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Contrasting Silverlight and WPF

Silverlight and Windows Presentation Foundation (WPF) both allow you to develop rich user experience applications based on XAML and the .NET Framework. However, there are some differences between these platforms, and these differences have to be carefully considered when transitioning an application between Silverlight and WPF or when building an application that targets both WPF and Silverlight.


This topic describes differences between Silverlight 2.0 and WPF that is part of the .NET Framework 3.5. These differences are expected to be reduced in future versions of Silverlight and WPF.

Silverlight and WPF Architectural Overview

Windows Presentation Foundation (WPF) provides developers with a unified programming model for building rich Windows Forms applications that incorporate user interface (UI), media, and documents. WPF enables software developers to deliver a new level of "user experience" (UX) by providing a declarative-based language (XAML) for specifying vector-based graphics that can scale and take advantage of hardware acceleration.

Silverlight is a cross-browser, cross-platform implementation of the .NET Framework for delivering next-generation rich interactive media and content over the Web and for developing browser-hosted Rich Internet Applications (RIAs) that can integrate data and services from many sources. Silverlight enables developers to build applications that significantly enhance the typical end user experience, compared with traditional Web applications. Like WPF, Silverlight provides a XAML-based language to specify user interfaces.

Silverlight and WPF share many of the same features and capabilities, but they are built on top of different run-time stacks, as illustrated in Figure 1. WPF leverages the full .NET Framework and executes on the common language runtime (CLR). Silverlight is based on a subset of XAML and the full .NET Framework, and it executes on a browser-hosted version of the CLR.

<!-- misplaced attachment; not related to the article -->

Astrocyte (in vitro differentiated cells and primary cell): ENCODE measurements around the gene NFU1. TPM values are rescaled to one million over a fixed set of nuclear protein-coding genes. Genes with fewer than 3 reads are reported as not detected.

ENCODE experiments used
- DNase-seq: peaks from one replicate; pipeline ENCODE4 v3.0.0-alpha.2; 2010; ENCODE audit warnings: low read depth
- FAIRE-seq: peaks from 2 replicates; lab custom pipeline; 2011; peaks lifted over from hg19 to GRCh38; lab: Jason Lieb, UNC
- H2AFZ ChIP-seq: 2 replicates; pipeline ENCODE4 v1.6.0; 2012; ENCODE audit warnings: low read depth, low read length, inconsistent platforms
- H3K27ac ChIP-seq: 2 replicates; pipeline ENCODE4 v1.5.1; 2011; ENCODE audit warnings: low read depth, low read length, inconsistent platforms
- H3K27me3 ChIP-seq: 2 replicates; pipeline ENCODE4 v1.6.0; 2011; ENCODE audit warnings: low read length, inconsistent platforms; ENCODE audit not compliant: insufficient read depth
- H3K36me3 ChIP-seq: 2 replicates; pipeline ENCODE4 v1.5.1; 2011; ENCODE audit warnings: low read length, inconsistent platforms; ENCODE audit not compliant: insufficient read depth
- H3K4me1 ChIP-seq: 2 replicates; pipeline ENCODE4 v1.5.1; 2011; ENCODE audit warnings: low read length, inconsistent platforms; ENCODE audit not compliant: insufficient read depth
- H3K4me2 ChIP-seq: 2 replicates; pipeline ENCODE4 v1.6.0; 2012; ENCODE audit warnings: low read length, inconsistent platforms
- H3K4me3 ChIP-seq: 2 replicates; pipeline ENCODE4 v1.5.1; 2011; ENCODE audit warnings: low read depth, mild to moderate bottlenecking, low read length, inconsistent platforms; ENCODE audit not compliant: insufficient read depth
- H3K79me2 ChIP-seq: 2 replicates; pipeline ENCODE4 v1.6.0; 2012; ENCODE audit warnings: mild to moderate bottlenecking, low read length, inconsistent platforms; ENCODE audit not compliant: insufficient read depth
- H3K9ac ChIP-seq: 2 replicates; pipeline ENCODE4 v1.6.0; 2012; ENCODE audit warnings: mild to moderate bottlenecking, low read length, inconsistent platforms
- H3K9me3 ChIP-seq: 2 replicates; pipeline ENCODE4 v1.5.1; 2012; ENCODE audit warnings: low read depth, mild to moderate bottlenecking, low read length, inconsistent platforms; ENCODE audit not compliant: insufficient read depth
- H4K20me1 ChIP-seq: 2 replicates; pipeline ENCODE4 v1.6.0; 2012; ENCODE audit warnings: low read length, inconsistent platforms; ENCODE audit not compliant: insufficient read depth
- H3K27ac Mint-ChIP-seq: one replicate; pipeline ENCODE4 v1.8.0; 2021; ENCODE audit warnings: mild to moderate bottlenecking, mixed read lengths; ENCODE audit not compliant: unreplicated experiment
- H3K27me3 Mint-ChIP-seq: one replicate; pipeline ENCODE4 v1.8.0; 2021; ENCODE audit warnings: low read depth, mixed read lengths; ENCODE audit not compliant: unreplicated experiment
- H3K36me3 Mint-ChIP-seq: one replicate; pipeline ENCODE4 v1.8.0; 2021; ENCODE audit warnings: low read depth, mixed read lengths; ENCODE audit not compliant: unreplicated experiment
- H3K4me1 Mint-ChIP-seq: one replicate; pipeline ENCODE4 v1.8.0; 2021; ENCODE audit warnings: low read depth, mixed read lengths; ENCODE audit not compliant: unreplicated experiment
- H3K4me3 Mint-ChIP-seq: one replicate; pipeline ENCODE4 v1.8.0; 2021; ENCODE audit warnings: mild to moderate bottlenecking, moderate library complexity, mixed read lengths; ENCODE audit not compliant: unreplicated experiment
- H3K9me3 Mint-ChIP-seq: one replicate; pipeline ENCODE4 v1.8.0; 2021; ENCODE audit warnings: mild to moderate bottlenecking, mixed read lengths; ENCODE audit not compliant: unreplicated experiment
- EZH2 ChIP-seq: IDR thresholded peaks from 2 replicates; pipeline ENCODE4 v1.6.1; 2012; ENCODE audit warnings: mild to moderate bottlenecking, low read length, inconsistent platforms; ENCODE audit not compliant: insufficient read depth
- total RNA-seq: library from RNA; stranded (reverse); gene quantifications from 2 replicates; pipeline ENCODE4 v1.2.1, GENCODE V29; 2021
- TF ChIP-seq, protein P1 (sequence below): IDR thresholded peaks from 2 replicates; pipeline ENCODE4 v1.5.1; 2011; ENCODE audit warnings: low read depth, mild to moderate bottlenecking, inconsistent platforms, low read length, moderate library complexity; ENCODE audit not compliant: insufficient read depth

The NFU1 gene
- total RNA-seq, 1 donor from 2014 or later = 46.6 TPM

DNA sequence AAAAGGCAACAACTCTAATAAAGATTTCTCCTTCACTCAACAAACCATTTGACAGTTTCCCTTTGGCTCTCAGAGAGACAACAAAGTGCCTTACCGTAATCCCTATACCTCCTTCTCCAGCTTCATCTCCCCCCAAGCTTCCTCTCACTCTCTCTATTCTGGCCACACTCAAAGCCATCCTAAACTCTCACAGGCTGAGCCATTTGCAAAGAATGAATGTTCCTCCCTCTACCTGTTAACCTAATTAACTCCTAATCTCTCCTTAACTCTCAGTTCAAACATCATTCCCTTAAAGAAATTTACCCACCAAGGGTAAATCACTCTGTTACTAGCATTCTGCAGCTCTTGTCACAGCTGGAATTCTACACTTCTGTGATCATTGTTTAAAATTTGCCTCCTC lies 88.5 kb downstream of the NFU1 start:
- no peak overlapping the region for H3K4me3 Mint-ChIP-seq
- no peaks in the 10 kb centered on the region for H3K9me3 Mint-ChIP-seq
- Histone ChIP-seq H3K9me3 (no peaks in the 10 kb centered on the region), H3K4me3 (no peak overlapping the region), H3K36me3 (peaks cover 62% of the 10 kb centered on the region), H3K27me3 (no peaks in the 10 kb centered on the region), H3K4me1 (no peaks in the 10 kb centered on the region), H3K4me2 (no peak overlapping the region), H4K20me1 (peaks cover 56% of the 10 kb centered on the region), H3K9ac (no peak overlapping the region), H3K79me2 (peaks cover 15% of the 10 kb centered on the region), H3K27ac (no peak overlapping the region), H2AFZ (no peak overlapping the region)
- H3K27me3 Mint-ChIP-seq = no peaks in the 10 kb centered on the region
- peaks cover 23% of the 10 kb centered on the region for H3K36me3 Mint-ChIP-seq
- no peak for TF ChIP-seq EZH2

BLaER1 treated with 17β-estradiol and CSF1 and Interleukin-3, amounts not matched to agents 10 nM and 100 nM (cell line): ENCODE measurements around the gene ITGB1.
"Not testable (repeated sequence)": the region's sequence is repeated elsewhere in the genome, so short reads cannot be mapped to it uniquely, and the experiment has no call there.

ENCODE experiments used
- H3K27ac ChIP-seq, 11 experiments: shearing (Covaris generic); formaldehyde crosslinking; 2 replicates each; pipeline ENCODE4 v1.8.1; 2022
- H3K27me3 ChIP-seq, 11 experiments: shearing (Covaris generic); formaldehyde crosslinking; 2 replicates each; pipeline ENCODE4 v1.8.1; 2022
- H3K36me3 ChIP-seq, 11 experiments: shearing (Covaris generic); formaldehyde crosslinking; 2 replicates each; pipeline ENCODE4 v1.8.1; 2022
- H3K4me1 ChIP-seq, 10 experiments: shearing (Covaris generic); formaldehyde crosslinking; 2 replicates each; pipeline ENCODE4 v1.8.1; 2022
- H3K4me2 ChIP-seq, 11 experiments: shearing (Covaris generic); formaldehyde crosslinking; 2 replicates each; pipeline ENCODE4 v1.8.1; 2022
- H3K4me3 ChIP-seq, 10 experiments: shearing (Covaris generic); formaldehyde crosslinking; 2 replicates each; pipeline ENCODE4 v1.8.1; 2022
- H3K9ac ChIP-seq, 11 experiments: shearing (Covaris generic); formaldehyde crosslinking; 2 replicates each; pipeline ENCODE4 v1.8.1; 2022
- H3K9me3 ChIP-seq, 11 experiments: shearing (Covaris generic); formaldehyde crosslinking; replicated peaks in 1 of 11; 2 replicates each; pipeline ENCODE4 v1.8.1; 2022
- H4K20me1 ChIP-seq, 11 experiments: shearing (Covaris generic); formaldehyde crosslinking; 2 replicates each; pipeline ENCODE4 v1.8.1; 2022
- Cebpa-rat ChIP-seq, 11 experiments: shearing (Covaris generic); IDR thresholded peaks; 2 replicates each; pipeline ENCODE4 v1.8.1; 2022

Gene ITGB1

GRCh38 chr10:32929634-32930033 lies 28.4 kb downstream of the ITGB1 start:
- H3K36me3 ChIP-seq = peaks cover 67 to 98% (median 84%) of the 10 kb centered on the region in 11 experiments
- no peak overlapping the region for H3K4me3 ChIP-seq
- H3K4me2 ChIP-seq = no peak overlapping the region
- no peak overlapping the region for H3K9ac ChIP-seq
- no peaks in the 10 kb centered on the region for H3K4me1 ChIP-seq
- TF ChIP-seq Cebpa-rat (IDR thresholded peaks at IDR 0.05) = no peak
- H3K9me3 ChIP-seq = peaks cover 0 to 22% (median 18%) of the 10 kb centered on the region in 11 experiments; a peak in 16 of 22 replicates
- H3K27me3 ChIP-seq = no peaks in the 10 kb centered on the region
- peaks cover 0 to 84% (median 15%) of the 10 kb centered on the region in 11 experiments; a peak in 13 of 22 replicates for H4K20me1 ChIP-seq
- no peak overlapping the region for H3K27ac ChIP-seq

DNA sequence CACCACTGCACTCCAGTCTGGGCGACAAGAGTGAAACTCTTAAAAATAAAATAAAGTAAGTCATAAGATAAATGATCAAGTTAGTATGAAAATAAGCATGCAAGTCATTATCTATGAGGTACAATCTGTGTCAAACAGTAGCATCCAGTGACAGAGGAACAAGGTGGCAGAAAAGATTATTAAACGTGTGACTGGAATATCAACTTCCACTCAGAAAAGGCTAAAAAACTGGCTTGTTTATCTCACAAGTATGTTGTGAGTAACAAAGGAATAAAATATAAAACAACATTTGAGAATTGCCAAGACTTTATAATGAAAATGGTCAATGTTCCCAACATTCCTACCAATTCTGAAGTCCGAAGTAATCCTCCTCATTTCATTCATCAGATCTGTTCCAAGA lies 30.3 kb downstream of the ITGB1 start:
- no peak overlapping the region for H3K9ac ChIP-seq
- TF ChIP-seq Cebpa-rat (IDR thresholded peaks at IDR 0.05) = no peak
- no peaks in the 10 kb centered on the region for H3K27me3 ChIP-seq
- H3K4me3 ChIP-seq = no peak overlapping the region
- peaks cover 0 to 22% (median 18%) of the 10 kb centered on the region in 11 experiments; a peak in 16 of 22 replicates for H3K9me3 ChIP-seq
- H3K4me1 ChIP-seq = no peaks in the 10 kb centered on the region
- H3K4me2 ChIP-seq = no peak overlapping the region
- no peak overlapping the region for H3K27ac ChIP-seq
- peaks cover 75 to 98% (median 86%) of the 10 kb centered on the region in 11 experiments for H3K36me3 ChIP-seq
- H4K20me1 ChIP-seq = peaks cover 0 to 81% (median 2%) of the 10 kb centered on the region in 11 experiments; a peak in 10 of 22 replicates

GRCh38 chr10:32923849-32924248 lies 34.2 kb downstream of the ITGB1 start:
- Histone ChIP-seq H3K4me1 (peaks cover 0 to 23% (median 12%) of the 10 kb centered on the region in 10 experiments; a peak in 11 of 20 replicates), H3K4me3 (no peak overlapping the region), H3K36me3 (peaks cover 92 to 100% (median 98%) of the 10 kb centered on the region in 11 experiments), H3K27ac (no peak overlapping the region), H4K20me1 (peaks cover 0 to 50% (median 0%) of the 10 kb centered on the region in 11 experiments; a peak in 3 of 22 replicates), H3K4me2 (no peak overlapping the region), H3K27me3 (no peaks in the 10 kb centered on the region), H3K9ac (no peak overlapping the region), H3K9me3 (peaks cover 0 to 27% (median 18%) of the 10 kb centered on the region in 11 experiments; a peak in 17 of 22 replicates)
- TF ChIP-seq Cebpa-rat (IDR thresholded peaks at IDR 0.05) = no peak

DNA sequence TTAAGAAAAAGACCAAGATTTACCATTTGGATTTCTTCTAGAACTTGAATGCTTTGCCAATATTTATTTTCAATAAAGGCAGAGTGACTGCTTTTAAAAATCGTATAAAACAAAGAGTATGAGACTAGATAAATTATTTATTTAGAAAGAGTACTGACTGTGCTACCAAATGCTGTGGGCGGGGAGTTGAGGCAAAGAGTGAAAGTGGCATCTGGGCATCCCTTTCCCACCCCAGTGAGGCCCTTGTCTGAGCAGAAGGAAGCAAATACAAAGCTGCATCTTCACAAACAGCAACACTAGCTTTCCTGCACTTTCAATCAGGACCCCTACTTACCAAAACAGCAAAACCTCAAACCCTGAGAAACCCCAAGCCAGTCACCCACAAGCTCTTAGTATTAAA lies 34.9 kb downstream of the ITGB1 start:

Figure 1

WPF and Silverlight

For more information about WPF architecture, see WPF Architecture on MSDN. For more information about Silverlight architecture, see Silverlight Architecture on MSDN.

Differences Between Silverlight and WPF

To keep Silverlight small and lightweight, some WPF and .NET Framework features are not available in Silverlight. Because of this, there can be subtle—and not so subtle—differences that have to be carefully considered when moving an application between Silverlight and WPF or when building an application that targets both WPF and Silverlight. For a summary of these differences, see WPF Compatibility on MSDN.

This section describes some of the major differences the patterns & practices team encountered during the development of the Composite Application Guidance for WPF and Silverlight. These differences relate to Silverlight 2.0 and WPF 3.5, the current versions at the time of this writing.


Resources are simple collections of key-value pairs that can store almost any element (strings, brushes, styles, data sources, and many others). Resources can be associated with almost any element class that exposes a Resources property of type ResourceDictionary. The following are the main differences between Silverlight and WPF concerning resources:

  • Resources can contain static or dynamic content. Dynamic content can be changed at any time and consumers of the resource will be automatically updated. Dynamic resource references are not supported in Silverlight; therefore, only static resource references are available.
  • Merged dictionaries are useful for separating resources so that they can be shared within the application as if they were in a single logical location. Silverlight does not currently support MergedDictionaries. Global resources can be defined in the App.xaml file or locally in each user control that will use the resource.


There are several differences between Silverlight and WPF when using styles. You should be aware of the following limitations in Silverlight:

  • After you set a style to a FrameworkElement at run time, it cannot be subsequently changed.
  • Style inheritance is not supported, because the BasedOn property is not available.
  • Silverlight does not support implicit styles applied using the TargetType attribute value. If you define an application-level style for a specific user control, it will not be automatically applied to all instances of the user control; instead, you must explicitly reference the style by its key for each control instance.


Triggers allow designers to define the visual behavior of a control by declaratively specifying how its properties change in response to events or property changes, such as highlighting a button when it is clicked. Typically, triggers are fired when a property of a control changes and results in one or more other properties of that control also changing. Triggers are defined inside a style and can be applied to any object of the specified target type.